So, to kick it off, why is sustainability important? A lot of people are talking about it now. And these images are why, right? We are all familiar with some or more of these images, we may have been impacted by it directly, or indirectly, one way or another. So this planet that we live in, the only planet that we've ever lived in, needs our help.


Like it or not, our climate is changing, we're feeling the effects of that, right? And these are some of the statistics that NASA has compiled, to show how we are impacting this world that we live in. The world is measurably warmer than before. The polar ice sheets are melting, causing sea levels to rise, causing climates to change. Ocean heat is increasing, causing ocean ecologies, like coral reefs to collapse, and there are environments that we see today that our children and our grandchildren may not be able to see.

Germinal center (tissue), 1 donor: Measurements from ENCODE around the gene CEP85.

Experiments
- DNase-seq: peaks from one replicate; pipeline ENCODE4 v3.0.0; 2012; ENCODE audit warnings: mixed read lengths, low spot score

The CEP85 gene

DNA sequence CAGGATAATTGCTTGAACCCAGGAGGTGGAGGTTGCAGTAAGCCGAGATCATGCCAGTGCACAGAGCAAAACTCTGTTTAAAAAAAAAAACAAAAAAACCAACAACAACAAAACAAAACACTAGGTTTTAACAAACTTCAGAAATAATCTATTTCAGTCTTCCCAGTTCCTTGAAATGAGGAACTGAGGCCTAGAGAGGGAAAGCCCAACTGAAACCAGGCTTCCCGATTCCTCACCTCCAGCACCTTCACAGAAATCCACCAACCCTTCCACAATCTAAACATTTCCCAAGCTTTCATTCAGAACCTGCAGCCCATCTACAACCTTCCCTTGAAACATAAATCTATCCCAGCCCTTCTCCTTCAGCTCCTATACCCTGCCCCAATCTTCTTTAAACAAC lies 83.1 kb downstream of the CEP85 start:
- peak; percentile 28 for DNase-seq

So why is the climate changing? Scientists have studied our climate for a very long time. And what they've observed is that the accumulation of greenhouse gases like carbon dioxide, in our atmosphere is the primary reason our climate is changing. The greenhouse effect caused by higher levels of greenhouse gases act as a blanket that traps heat that we generate, thereby increasing the overall temperature. So the climate changes as a reaction to this increase in the overall temperature of the environment.